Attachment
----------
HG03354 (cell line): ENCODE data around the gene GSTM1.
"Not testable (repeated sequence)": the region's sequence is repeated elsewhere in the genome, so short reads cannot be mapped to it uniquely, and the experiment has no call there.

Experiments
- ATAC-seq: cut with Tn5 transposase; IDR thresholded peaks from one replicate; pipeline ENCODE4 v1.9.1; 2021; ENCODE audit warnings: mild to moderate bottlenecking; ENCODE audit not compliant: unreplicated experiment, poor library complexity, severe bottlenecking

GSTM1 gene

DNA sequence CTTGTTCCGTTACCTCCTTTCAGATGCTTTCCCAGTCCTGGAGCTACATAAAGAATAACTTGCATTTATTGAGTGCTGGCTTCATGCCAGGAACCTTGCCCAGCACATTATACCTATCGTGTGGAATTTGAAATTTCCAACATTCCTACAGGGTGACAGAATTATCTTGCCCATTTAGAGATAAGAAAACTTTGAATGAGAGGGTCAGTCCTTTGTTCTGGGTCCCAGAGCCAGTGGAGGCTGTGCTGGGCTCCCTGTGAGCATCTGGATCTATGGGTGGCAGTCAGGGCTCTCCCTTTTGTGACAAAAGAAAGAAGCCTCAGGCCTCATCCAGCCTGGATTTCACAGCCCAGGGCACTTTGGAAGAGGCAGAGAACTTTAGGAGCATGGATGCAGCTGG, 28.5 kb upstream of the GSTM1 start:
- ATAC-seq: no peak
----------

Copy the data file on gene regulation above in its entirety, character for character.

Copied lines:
HG03354 (cell line): ENCODE data around the gene GSTM1.
"Not testable (repeated sequence)": the region's sequence is repeated elsewhere in the genome, so short reads cannot be mapped to it uniquely, and the experiment has no call there.

Experiments
- ATAC-seq: cut with Tn5 transposase; IDR thresholded peaks from one replicate; pipeline ENCODE4 v1.9.1; 2021; ENCODE audit warnings: mild to moderate bottlenecking; ENCODE audit not compliant: unreplicated experiment, poor library complexity, severe bottlenecking

GSTM1 gene

DNA sequence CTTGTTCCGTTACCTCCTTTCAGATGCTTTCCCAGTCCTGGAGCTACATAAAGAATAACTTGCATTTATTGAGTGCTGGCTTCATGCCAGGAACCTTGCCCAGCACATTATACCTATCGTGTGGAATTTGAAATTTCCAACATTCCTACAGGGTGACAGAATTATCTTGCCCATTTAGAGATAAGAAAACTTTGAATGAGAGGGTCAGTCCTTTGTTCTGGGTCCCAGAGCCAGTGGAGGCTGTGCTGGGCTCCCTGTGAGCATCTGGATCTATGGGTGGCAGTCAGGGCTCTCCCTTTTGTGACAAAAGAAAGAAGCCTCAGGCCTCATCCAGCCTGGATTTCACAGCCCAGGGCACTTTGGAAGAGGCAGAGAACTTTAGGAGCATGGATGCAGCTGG, 28.5 kb upstream of the GSTM1 start:
- ATAC-seq: no peak